Next up is an extensive Google search on General Sharma. As a high-ranking former member of the military, he might have directorships or board memberships in civilian companies. In our case he does not, so searches in company databases remain negative.

One of my favorite Google dorks is ‘filetype’, specifically looking for PDFs or PPTs. PDFs and PPTs often contain a lot of information, which helps give an overview of the target and sometimes provides leads for further research.

india google results

This search results in several hits, mainly being studies and conferences in which General Sharma participated. However, the first hit is actually the gold nugget we have been looking for. In India, the Department of Public Enterprises hosts a database containing former CEOs, directors and government officials; including short résumés.

Let’s have a look a General Sharma’s résumé:

bio data

Now we have a private email address and a mobile phone number belonging to General Sharma. These two selectors are tasked and a metadata analysis is conducted on both. Maybe he is in contact with his old comrades in the Strategic Forces Command. This is the door opener we needed to successfully approach our goal. We can also look up the address, which seems to be his home address. Sometimes this will also lead to further selectors.

I also hope that General Sharma did not use Dropbox to save the nuclear launch codes. Haveibeenpwnd lists his email and password as one of those hacked in the Dropbox data leak mid-2012.

As this examples shows, it is essential for SIGINT analysts to include OSINT research into their daily workflow.

Disclaimer: Although the data shown is real, the complete scenario described here is fictional. I have no idea if this information is known or used by intelligence services, nor do I have any insight on the assumption that India’s Strategic Forces Command is an intelligence target.

Matthias Wilson / 08.10.2018

Asset Tracing using EXIF Data

Geolocation Verification was a topic in this blog last week. The previous post presented one method to geolocate a picture based on different reference points within the picture.

In some cases geolocating a picture is even easier, provided the picture contains georeferenced EXIF metadata. EXIF (Exchangeable Image File Format) is a standard ancillary tag used by digital cameras. Next to various camera settings, such as focal length and exposure time, EXIF metadata could include descriptions of the picture and be geotagged with GPS coordinates as well. Many smartphone users have the so-called ‚location services‘ constantly switched on, thus resulting in their pictures being enriched with GPS coordinates.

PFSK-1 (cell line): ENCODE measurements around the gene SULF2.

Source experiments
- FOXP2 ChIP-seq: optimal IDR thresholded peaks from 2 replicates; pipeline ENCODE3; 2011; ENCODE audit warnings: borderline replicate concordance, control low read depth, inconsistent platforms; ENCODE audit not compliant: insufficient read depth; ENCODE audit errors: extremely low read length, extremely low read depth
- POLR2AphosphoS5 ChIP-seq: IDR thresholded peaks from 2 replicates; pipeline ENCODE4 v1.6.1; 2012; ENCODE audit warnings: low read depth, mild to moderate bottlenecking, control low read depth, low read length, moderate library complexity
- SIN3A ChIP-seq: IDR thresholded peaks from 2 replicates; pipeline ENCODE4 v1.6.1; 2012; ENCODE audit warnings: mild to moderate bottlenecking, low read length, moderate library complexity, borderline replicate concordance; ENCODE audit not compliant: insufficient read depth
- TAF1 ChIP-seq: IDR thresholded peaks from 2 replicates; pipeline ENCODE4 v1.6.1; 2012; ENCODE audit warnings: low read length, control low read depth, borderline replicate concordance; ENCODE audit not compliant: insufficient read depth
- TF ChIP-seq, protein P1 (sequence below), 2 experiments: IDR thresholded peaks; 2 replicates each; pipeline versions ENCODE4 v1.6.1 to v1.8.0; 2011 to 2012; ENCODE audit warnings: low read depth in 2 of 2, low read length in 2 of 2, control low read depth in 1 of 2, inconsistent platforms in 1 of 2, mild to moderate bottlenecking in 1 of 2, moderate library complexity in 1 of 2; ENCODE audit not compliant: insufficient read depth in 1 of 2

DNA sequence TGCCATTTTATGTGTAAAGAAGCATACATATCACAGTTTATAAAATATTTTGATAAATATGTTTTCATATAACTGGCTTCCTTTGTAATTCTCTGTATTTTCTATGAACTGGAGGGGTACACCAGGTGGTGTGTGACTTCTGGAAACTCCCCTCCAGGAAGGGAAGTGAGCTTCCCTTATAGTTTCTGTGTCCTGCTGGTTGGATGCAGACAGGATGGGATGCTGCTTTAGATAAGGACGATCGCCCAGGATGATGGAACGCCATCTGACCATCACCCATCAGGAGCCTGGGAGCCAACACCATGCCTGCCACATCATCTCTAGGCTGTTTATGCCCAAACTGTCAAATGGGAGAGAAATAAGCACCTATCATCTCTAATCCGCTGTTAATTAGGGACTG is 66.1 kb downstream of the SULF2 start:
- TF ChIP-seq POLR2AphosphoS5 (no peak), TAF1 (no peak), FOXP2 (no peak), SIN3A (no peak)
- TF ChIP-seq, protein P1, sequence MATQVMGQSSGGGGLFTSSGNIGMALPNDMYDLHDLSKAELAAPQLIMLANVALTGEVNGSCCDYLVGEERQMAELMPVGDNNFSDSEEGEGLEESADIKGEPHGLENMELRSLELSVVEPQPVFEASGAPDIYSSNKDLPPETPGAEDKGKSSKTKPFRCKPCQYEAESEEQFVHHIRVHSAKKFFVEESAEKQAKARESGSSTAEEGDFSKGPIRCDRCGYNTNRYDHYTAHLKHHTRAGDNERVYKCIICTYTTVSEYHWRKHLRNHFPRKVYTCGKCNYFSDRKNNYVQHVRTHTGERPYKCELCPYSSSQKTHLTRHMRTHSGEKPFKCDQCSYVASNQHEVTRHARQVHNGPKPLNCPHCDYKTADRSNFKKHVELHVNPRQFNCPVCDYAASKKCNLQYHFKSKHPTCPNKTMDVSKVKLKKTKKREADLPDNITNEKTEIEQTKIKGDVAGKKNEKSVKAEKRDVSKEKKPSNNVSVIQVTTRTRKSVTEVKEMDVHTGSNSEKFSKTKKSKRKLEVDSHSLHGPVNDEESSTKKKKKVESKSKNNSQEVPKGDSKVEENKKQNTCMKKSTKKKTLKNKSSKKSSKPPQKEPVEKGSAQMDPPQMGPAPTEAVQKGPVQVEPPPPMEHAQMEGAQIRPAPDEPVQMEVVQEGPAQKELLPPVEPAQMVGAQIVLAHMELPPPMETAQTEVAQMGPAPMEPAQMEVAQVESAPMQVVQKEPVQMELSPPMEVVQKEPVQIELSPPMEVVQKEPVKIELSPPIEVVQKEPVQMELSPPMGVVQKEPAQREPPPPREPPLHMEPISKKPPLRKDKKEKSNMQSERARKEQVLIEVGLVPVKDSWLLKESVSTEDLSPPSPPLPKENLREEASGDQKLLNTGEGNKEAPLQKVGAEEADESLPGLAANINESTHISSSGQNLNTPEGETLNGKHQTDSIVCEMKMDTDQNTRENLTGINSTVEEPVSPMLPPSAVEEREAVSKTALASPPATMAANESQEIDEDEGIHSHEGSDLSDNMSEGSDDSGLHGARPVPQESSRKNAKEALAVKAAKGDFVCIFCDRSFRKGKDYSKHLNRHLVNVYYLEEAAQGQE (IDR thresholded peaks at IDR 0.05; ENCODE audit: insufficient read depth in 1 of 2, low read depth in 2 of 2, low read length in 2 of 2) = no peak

The following example is based on a real investigation. The names and locations were altered to ensure the safety of the involved persons.

An asset tracing case has us looking for financial and property assets belonging to a German banker named Hans P. Extensive OSINT research on Hans P. remains unsuccessful.  The focus of this investigation will now be on family and friends of Hans P. We identified two of Hans‘ children on Facebook. His eldest daughter, Anna H., recently married and had set a wedding webpage using the platform ZOLA. This website reveals that the wedding took place at a large unknown estate. The actual location of this estate was not easily given away on the website. The overall information, however, points towards the mediterranean region. On this site, Anna also thanks her father for financing this wedding and providing his estate for the celebration.

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Example of a ZOLA wedding site

This is an indication that Hans P. is in fact in possession of the aforementioned estate. The website also features many professional pictures, as well as the possibility for wedding guests to upload their own pictures. We look at each picture using a browser extension which shows if the picture contains EXIF data or not. Luckily, one of them does.

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Our next step is to extract the EXIF data using fotoforensics.com. The EXIF data extracted from the picture contains information on the type of phone used and also the exact GPS coordinates from which it was taken. This location is directly displayed on Google Maps.

fotoforensics

The estate  is located near the Italian city of Tuscania. After figuring out the specific street address, we check this in the local real estate and property register.

Bingo! The estate was purchased four years ago and currently belongs to Hans‘ wife. Since Hans‘ wife does not originate from a wealthy family, nor has she ever worked, we assume that this asset was in fact purchased with money provided by Hans P.

By the way: The wedding picture contains the EXIF data shown. Feel free to try this out yourself!

Matthias Wilson / 12.09.2018